They therefore use their guardianship to encourage good and forbid evil as they feel responsible for one another, as one family, or as passengers on the same boat, where the actions of one impacts the others. Thus, for a faithful person, there is no room for selfishness or a carefree attitude with respect to another person's wellbeing. The result is that such faithful people will soon be shown God's special mercy.
Once they attain faith, the truly faithful do not doubt afterwards:
The faithful are only those who have attained faith in God and His Apostle and then have never doubted, and who struggle with their possessions and their persons in the way of God. It is they who are the truthful. (49:15)
Here, we should distinguish unjustified doubt (rayb) from genuine doubt8. Islam wholeheartedly encourages enquiry, but once truth is revealed and manifested, pride and stubbornness should not prevent the acceptance of that truth, otherwise such a person will find themselves living in perpetual denial.
One of the disciples of Ibn Sina (Avicenna) once said to him, "Master, you are such a genius If you claimed to be a prophet people would believe in you " Ibn Sina did not reply at that moment. On another day, he and this same disciple were travelling and as night fell they slept whilst the weather was very cold. Just before the time of the morning prayer, Ibn Sina awoke the student and asked him to go and fetch him some water to drink. The student was comfortable in his warm coverings and did not want to go out into the cold to fetch water and so he started to make excuses as to why cold water would not be good for Ibn Sina. They then both heard the voice of the call to prayer from one of the nearby minarets. Sensing the moment, Ibn Sina said, "You have been my close student for many years and I asked you only once to bring me water and you made excuses. But that man [the caller to prayer] who has not even met the Prophet goes to the cold top of the minaret every night and shouts the testimony of Prophet Muhammad's apostleship. This is the difference between me and a prophet."
Immovable faith and conviction will facilitate for such faithful people to struggle with their wealth and their lives and accept difficulties; such people have been tested by God and have passed the tests, and hence the verse terms them as successful.
- 1. The Mu'tazilites emerged during the time of Hasan al-Basri (d. 110 AH), after he was asked whether a believer who had committed a major sin remains a believer. One of his students, Wasil bin Ata, gave his opinion by saying, 'A state between the two states [of belief and disbelief]'. Wasil then stood up and sat in a different area of the mosque. Al-Basri declared, 'He has left us' or 'Leave us ' employing an Arabic word from the root i'tizAl, from which the name Mu'tazilite has been derived.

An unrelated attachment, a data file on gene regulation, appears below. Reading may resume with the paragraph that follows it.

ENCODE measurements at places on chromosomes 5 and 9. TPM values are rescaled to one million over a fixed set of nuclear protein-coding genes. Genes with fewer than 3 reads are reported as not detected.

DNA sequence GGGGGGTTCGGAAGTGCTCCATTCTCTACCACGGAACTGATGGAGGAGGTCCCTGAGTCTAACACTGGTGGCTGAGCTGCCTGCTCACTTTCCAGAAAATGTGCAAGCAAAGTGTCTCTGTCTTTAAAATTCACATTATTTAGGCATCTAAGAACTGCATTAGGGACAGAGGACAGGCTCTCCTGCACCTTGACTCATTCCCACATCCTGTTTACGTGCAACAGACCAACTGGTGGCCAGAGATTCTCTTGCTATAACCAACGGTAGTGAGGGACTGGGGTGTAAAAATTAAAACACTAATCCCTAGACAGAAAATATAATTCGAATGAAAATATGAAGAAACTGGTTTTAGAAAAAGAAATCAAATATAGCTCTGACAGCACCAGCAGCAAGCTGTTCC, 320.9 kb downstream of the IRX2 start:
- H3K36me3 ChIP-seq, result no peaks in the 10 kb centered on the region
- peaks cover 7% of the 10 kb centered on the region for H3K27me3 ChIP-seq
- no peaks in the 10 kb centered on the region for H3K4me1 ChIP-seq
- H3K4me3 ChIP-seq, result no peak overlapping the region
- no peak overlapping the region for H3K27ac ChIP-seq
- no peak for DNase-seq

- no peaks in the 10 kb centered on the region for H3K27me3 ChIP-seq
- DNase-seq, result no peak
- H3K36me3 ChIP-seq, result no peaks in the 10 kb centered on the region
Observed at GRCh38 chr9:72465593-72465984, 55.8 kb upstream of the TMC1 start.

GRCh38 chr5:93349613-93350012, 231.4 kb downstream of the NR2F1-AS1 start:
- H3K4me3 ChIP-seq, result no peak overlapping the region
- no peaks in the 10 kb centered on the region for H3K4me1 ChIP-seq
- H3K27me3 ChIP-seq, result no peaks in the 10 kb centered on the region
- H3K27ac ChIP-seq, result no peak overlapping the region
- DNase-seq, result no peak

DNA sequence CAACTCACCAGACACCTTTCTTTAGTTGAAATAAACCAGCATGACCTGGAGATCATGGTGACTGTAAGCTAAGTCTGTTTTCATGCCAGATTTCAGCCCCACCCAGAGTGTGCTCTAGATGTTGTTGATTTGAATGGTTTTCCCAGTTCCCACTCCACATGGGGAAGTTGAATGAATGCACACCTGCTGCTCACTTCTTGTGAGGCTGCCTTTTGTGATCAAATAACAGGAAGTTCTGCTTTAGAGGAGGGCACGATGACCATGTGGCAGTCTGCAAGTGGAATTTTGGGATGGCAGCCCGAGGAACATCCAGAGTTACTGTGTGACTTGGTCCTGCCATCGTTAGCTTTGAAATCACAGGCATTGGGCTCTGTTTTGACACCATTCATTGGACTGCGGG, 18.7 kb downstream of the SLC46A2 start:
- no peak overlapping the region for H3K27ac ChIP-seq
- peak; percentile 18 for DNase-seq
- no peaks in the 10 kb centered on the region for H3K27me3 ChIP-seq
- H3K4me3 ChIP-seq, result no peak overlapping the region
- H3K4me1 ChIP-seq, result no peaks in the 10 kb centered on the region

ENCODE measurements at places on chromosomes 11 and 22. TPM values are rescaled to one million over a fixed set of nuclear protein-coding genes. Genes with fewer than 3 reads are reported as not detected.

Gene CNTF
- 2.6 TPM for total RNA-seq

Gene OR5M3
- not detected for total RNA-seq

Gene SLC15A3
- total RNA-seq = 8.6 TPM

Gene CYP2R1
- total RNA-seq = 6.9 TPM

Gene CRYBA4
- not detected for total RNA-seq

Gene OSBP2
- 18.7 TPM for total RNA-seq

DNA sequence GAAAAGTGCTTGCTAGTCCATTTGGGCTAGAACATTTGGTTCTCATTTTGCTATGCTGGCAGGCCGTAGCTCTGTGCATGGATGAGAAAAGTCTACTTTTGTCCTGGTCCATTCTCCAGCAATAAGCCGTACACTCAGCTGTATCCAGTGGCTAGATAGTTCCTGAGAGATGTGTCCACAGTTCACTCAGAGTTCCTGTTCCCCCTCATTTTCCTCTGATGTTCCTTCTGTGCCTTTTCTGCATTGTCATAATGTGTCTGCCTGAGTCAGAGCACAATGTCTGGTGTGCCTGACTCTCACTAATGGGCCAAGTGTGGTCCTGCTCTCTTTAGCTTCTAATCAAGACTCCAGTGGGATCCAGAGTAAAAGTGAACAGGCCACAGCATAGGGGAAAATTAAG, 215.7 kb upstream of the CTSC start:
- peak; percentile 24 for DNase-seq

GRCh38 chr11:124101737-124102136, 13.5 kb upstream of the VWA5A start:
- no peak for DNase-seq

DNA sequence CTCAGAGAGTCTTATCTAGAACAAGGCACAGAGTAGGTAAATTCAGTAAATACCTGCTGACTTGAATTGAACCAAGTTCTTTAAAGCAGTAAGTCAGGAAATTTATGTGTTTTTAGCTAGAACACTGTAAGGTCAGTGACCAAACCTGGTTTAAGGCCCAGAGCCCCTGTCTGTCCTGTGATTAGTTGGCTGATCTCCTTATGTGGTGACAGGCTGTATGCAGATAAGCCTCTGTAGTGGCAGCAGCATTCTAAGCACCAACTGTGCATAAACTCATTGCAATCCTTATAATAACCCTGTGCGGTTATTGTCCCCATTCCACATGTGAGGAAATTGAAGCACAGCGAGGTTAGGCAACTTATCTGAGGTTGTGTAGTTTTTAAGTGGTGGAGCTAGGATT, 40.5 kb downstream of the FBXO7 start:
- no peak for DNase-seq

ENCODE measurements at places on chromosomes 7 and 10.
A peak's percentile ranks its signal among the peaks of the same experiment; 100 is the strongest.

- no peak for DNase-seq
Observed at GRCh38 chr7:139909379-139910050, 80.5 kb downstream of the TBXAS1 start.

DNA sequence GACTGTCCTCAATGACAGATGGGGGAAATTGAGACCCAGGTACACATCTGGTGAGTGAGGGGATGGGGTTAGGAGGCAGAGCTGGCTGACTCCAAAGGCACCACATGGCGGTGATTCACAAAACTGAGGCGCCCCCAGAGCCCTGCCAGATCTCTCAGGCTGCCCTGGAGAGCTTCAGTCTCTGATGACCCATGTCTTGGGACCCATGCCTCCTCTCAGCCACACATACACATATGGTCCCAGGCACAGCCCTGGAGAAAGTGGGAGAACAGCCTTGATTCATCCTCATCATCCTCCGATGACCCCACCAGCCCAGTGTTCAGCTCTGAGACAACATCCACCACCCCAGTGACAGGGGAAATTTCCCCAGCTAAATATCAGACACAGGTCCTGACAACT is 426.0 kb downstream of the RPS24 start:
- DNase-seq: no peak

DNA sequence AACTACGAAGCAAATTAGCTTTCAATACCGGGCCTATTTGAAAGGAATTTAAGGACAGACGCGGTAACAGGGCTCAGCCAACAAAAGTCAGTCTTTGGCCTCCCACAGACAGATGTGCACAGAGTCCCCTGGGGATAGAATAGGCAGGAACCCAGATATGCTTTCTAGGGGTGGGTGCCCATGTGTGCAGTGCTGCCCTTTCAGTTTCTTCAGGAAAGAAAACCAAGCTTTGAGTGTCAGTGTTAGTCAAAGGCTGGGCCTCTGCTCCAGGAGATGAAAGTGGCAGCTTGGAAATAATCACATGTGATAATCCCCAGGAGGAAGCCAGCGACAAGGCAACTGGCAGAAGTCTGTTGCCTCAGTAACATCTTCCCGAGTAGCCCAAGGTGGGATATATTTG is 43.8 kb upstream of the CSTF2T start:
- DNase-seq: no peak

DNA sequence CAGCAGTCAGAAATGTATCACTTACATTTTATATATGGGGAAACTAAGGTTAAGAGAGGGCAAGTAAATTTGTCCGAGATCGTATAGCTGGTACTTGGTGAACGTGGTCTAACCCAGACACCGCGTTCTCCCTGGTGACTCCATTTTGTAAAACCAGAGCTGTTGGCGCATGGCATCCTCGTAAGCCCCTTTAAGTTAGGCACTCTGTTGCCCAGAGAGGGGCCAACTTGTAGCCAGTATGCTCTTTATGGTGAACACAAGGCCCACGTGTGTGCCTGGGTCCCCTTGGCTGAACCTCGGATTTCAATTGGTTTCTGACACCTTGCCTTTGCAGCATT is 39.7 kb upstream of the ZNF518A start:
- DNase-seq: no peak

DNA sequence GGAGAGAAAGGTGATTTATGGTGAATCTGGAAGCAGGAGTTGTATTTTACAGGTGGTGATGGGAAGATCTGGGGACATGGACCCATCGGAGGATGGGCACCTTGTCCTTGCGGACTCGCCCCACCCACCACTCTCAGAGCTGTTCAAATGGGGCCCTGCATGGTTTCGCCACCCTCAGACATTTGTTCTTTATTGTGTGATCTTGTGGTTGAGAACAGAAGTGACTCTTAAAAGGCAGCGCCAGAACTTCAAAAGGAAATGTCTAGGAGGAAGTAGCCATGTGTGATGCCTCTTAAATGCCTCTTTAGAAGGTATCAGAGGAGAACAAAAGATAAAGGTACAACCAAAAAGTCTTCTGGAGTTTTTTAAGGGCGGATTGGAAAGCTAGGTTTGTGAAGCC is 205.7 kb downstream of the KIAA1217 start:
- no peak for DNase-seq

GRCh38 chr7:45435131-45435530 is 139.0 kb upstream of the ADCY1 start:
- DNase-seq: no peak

- 2. Kharijites Khawarij, literally "those who went out"; singular, Kharijl ) is the title for a Muslim sect. Early kharijites, while initially supporting the authority of the final Rashidun Caliph Ali ibn Abi Talib, the son-in-law and cousin of Prophet Muhammad, later rejected his leadership. With the passing of time, the Kharijite groups fell greatly in their numbers and their beliefs did not continue to gain any traction in future generations. From their essentially political position, the Kharijites developed extreme doctrines that further set them apart from both mainstream Sunni and Shi'a Muslims. The Kharijites were particularly noted for adopting a radical approach to Taklir, whereby they declared other Muslims to be unbelievers and therefore deemed them worthy of death. (extracted with abbreviation from Wikipedia).
- 3. Of course here we are not referring to when people must tactfully hide their faith in order to safeguard e.g. their lives, an act that the Qur'an fully endorses. For example, refer to the verses 16: 6 and 40:28.
- 4. Bihar al-Anwar, vol. 66, p. 72.
- 5. Ibid., vol. 10, p. 367.
- 6. Mizan al-Hikmah, vol. 1, p. 193.
- 7. The Arabic term for heart is qalb, which literally means change, because the heart changes due to one's love, hate, hope, despair, etc. It seems that in all languages the term heart is used to refer to the physical heart as well as the soul.
- 8. According to a hadith from Imam Sadiq a person went to Prophet Muhammad while he was very worried that he has lost his faith and therefore is destroyed. Before the man said what the problem was, the Prophet what he was going to ask. The Prophet said: "Satan came to you and asked you: 'If God has created everything who has created God?'" The man said: "By the One who has raised you as a Prophet truthfully, that was the problem. Then the Prophet said: "By God, this is pure faith" (Al-Kafi, vol. 2, p. 425). This means that the fact that when you had such question you were concerned and waned to find the right answer to it shows that you are a true believer.